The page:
As someone who has coached and officiated baseball, soccer and basketball since the late 1970’s, I thought Ron Kramer’s “Maine Voices” piece regarding youth sports reaching a potential tipping point due to a lack of qualified officials was relevant, eloquent and accurate. Those currently serving as referees and/or umpires will indeed “age out;” some, like me (and, I gather, Mr. Kramer) will do so sooner rather than later.

Re-stocking the officiating pool is indeed an issue, thanks largely to the all-too-often accurate perception that far too many involved “adults” cannot or will not behave appropriately, and routinely disrespect those officiating their children’s athletic contests.

In his essay Mr. Kramer suggests a series of tangible, eminently sensible steps that might help to alleviate the problem, including establishing a “zero tolerance” policy regarding bad behavior from parents, coaches and/or players; requiring all involved parties to sign an official code of conduct; establishing stiff (and enforceable) penalties for those who violate said code; and instituting more extensive training for officials regarding effectively dealing with sportsmanship issues.

I wholeheartedly endorse each of those proposals, but I’d like to respectfully add one more. I recommend the governing bodies of youth baseball, football, basketball, hockey, soccer and lacrosse require a year’s officiating experience of all prospective coaches (or assistant coaches) before they are allowed and/or licensed to mentor youngsters in whatever their sport of choice is.

For the past five years I have umpired Little League Baseball games in the town where I live, and the only thing I’ve heard from any spectator after (and often during) games has been, “Thank you.” I believe a big part of the reason for that civility is the local Little League strongly urging coaches to serve as umpires at games not involving their own teams. I know it’s worked for me; as a coach I can recall seeing questionable calls on numerous occasions, but knowing I’d be calling balls and strikes myself the next night initially kept me from lodging any protests(s), and before long gave me the ability to refrain from reacting negatively, outwardly or inwardly, to any and all calls made by an official. Behavior exhibited by coaches and parents will, for better and for worse, inevitably trickle down to the players. It’s also likely that behavior will be perpetuated, also for better or worse, by the young people observing it.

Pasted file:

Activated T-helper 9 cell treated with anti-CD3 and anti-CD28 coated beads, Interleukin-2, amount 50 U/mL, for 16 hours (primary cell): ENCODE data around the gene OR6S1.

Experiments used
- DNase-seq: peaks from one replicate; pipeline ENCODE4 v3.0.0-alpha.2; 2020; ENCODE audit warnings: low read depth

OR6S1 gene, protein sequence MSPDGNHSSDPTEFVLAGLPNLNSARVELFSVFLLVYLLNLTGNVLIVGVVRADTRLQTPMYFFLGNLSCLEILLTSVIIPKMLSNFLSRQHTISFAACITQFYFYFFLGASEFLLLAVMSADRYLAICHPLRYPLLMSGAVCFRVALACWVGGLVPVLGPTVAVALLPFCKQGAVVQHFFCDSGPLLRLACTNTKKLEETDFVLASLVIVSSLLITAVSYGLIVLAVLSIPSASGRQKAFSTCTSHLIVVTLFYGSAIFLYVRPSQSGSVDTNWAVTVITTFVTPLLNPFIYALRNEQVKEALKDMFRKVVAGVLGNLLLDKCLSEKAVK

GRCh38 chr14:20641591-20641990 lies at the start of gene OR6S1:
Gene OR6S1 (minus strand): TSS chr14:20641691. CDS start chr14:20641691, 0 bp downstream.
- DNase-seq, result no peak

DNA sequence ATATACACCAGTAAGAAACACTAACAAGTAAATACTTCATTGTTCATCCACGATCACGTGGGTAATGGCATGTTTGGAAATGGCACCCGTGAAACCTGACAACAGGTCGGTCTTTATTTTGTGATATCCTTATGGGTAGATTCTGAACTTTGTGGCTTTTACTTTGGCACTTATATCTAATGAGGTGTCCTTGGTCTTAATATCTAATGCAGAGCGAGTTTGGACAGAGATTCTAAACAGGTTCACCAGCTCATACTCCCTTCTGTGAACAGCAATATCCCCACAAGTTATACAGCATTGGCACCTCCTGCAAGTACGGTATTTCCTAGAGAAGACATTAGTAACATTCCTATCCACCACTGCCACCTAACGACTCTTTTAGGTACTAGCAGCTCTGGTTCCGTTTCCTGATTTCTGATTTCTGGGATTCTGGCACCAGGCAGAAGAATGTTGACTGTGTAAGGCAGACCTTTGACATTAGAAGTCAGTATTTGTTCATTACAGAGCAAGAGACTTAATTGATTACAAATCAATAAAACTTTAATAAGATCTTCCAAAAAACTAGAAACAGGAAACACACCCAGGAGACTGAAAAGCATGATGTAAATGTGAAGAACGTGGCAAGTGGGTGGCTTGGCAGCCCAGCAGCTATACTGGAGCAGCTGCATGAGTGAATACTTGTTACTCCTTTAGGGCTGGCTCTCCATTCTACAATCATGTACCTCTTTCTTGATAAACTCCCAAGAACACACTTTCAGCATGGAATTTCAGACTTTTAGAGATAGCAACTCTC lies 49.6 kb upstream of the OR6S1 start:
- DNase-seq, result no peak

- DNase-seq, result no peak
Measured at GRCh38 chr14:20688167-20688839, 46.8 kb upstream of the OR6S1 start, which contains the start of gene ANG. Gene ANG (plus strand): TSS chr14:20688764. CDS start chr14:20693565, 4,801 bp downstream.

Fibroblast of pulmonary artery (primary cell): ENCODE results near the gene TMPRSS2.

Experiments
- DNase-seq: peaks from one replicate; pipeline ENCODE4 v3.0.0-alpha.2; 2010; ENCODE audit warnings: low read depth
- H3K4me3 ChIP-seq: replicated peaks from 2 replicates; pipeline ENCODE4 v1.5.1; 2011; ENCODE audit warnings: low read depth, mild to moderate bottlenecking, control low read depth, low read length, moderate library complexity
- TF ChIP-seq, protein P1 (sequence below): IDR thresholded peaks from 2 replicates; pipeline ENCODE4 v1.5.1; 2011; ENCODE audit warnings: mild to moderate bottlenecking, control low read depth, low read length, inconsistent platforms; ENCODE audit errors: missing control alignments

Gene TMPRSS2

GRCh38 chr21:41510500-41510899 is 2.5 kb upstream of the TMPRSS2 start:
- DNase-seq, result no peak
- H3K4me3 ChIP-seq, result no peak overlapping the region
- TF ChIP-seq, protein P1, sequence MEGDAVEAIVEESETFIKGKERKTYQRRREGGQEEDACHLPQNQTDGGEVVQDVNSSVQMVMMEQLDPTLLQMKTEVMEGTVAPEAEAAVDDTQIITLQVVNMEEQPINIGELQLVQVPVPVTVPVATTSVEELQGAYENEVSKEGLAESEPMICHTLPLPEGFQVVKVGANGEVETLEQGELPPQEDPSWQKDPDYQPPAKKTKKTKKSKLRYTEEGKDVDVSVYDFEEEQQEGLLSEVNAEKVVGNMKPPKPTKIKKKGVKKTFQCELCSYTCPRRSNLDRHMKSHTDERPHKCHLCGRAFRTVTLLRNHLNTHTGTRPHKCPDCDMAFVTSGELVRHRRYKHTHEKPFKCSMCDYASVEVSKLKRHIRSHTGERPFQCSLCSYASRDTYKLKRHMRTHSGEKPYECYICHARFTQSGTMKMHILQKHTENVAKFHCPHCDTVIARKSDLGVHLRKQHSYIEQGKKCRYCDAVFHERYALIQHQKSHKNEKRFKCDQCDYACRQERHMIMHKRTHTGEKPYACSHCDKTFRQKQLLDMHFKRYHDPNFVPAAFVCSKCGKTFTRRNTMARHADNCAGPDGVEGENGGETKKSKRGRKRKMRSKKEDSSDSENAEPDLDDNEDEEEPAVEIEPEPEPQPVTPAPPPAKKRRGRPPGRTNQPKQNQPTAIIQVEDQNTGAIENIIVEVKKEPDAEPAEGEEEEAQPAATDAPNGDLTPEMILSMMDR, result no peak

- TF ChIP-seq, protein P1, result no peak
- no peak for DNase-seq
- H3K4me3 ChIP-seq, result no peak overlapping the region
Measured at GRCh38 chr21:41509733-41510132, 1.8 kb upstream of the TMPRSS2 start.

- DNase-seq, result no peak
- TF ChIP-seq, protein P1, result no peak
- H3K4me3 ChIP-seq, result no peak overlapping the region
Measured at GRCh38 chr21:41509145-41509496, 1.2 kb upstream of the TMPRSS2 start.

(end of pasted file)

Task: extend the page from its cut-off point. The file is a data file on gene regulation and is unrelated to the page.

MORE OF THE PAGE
Here’s something else I’ve learned after over four decades of involvement with four different youth sports: In the long run, what matters most is the participants (primarily the players, but to a lesser extent the spectators as well) enjoying the experience, which makes staying positive of the utmost importance. Take it from someone who has coached both an undefeated high school soccer team and a winless basketball squad, and was a member of the 1966 Easton (CT) Little League champion Hawks: In the long run it really doesn’t matter who wins any particular tournament or league championship.

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